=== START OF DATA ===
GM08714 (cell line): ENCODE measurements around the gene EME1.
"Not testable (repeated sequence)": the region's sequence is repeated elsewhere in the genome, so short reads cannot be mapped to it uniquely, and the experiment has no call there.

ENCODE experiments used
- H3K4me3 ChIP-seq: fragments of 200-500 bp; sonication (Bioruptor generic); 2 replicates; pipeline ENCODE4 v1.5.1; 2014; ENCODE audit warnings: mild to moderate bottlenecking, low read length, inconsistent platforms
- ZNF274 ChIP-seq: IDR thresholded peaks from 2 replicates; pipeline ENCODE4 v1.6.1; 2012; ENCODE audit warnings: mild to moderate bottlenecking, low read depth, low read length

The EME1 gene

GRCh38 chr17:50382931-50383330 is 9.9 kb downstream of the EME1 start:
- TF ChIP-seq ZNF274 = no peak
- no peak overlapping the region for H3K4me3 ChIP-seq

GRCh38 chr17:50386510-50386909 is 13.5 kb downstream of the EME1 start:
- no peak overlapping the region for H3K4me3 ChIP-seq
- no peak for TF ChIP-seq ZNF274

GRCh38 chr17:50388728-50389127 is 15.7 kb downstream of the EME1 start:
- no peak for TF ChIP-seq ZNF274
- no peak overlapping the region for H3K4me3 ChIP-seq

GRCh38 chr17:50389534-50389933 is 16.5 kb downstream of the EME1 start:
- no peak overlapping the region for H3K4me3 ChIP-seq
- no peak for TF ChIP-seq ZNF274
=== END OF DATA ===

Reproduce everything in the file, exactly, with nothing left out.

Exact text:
GM08714 (cell line): ENCODE measurements around the gene EME1.
"Not testable (repeated sequence)": the region's sequence is repeated elsewhere in the genome, so short reads cannot be mapped to it uniquely, and the experiment has no call there.

ENCODE experiments used
- H3K4me3 ChIP-seq: fragments of 200-500 bp; sonication (Bioruptor generic); 2 replicates; pipeline ENCODE4 v1.5.1; 2014; ENCODE audit warnings: mild to moderate bottlenecking, low read length, inconsistent platforms
- ZNF274 ChIP-seq: IDR thresholded peaks from 2 replicates; pipeline ENCODE4 v1.6.1; 2012; ENCODE audit warnings: mild to moderate bottlenecking, low read depth, low read length

The EME1 gene

GRCh38 chr17:50382931-50383330 is 9.9 kb downstream of the EME1 start:
- TF ChIP-seq ZNF274 = no peak
- no peak overlapping the region for H3K4me3 ChIP-seq

GRCh38 chr17:50386510-50386909 is 13.5 kb downstream of the EME1 start:
- no peak overlapping the region for H3K4me3 ChIP-seq
- no peak for TF ChIP-seq ZNF274

GRCh38 chr17:50388728-50389127 is 15.7 kb downstream of the EME1 start:
- no peak for TF ChIP-seq ZNF274
- no peak overlapping the region for H3K4me3 ChIP-seq

GRCh38 chr17:50389534-50389933 is 16.5 kb downstream of the EME1 start:
- no peak overlapping the region for H3K4me3 ChIP-seq
- no peak for TF ChIP-seq ZNF274